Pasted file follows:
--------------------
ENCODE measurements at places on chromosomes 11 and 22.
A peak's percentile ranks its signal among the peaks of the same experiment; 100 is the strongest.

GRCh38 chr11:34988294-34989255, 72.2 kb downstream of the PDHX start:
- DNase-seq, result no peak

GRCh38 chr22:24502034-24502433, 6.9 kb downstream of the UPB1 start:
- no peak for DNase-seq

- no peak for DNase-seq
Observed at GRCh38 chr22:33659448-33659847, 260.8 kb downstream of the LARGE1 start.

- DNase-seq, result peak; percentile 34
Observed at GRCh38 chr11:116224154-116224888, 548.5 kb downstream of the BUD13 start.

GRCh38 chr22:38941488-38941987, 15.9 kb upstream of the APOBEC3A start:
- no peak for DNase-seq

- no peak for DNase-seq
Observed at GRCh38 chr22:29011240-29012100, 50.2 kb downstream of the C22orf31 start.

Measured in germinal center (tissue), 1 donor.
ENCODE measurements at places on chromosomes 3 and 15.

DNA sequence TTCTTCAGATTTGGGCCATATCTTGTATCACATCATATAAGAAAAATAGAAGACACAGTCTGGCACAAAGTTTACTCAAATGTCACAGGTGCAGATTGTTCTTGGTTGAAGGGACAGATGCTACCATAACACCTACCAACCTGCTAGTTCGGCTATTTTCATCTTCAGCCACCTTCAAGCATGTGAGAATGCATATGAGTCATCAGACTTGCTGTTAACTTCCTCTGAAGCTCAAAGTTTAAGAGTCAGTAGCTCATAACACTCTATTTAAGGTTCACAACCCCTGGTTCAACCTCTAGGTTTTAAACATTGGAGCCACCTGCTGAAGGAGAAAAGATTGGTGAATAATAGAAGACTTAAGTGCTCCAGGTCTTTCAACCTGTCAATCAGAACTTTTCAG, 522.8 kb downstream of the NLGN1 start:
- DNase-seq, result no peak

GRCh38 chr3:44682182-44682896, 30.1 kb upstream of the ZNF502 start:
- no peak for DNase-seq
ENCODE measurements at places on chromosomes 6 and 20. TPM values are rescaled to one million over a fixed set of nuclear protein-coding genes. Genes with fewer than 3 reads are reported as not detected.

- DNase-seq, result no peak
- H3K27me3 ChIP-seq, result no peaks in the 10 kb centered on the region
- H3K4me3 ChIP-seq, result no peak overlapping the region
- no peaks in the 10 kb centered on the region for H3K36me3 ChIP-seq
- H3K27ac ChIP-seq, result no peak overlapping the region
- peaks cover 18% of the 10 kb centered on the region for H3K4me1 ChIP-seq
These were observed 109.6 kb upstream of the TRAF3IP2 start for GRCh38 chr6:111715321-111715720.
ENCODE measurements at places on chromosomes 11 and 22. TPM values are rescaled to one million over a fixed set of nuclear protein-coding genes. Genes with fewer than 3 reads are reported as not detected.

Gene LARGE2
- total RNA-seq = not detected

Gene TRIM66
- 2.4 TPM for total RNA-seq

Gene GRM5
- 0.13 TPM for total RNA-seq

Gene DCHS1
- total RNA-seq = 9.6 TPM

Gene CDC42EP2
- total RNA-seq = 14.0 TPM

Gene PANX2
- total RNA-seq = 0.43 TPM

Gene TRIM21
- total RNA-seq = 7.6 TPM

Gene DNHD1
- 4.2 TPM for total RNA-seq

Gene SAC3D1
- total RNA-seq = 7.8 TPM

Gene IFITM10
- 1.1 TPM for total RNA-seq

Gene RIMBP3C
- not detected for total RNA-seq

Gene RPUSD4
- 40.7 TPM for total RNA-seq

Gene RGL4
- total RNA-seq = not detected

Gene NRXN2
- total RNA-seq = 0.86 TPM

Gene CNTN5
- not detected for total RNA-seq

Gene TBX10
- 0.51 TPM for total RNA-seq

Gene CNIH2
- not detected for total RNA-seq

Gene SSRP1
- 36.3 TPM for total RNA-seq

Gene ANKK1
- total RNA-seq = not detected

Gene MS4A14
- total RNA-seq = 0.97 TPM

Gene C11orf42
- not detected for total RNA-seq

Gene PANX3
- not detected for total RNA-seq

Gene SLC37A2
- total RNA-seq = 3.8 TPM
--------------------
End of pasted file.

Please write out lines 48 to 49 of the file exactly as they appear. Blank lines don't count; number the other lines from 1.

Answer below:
Gene IFITM10
- 1.1 TPM for total RNA-seq